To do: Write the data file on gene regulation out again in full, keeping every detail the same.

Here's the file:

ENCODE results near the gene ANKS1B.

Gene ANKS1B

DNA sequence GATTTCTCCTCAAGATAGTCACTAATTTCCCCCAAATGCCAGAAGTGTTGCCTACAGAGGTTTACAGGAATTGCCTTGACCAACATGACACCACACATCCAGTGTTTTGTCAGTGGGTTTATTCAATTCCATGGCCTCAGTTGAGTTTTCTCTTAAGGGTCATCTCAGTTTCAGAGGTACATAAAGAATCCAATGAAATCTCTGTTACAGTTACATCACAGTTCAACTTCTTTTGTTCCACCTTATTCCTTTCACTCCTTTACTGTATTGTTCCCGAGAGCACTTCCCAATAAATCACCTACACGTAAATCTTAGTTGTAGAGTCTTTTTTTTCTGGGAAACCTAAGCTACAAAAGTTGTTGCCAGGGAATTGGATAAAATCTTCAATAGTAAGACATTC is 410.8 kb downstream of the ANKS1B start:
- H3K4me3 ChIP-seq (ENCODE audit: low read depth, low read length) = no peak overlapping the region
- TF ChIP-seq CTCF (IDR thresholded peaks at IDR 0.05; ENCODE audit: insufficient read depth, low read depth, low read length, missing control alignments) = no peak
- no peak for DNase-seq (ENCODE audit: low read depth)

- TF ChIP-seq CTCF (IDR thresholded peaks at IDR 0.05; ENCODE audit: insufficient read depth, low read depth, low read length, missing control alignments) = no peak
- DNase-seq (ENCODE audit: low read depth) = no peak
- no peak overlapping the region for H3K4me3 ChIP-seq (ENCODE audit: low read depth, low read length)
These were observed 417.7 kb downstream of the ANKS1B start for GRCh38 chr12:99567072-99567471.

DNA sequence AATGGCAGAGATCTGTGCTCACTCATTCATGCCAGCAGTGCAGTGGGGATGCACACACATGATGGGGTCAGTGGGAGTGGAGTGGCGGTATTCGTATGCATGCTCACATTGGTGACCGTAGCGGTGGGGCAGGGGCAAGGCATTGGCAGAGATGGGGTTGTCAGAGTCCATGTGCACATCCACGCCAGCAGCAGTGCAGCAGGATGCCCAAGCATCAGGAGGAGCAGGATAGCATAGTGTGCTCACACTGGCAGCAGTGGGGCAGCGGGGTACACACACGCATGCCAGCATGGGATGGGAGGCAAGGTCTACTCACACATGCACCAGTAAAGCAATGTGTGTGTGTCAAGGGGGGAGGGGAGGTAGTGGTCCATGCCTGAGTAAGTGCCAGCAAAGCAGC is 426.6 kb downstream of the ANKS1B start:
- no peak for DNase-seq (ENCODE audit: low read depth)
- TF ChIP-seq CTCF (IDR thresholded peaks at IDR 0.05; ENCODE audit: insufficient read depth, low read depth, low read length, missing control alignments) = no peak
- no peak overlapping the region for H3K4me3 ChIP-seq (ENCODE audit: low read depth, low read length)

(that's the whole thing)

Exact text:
ENCODE results near the gene ANKS1B.

Gene ANKS1B

DNA sequence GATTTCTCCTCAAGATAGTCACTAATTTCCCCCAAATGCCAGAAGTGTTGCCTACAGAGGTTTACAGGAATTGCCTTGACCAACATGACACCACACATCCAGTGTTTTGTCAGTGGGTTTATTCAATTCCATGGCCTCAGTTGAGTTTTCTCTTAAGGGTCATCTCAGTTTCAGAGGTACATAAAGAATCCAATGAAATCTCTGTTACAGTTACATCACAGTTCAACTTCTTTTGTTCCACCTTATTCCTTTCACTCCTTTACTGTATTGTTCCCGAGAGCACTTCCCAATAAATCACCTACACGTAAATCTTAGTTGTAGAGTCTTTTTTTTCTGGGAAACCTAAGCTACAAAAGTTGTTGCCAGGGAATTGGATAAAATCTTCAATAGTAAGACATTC is 410.8 kb downstream of the ANKS1B start:
- H3K4me3 ChIP-seq (ENCODE audit: low read depth, low read length) = no peak overlapping the region
- TF ChIP-seq CTCF (IDR thresholded peaks at IDR 0.05; ENCODE audit: insufficient read depth, low read depth, low read length, missing control alignments) = no peak
- no peak for DNase-seq (ENCODE audit: low read depth)

- TF ChIP-seq CTCF (IDR thresholded peaks at IDR 0.05; ENCODE audit: insufficient read depth, low read depth, low read length, missing control alignments) = no peak
- DNase-seq (ENCODE audit: low read depth) = no peak
- no peak overlapping the region for H3K4me3 ChIP-seq (ENCODE audit: low read depth, low read length)
These were observed 417.7 kb downstream of the ANKS1B start for GRCh38 chr12:99567072-99567471.

DNA sequence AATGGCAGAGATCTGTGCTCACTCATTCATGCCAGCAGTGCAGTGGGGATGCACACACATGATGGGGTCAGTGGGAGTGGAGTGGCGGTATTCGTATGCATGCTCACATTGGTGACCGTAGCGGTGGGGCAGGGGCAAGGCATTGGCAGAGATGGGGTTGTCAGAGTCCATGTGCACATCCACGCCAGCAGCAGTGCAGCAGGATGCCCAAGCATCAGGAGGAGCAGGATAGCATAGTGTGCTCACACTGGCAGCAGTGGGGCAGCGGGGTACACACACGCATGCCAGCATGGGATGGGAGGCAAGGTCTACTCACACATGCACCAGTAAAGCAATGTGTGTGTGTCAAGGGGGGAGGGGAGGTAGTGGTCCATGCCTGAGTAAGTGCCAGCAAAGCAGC is 426.6 kb downstream of the ANKS1B start:
- no peak for DNase-seq (ENCODE audit: low read depth)
- TF ChIP-seq CTCF (IDR thresholded peaks at IDR 0.05; ENCODE audit: insufficient read depth, low read depth, low read length, missing control alignments) = no peak
- no peak overlapping the region for H3K4me3 ChIP-seq (ENCODE audit: low read depth, low read length)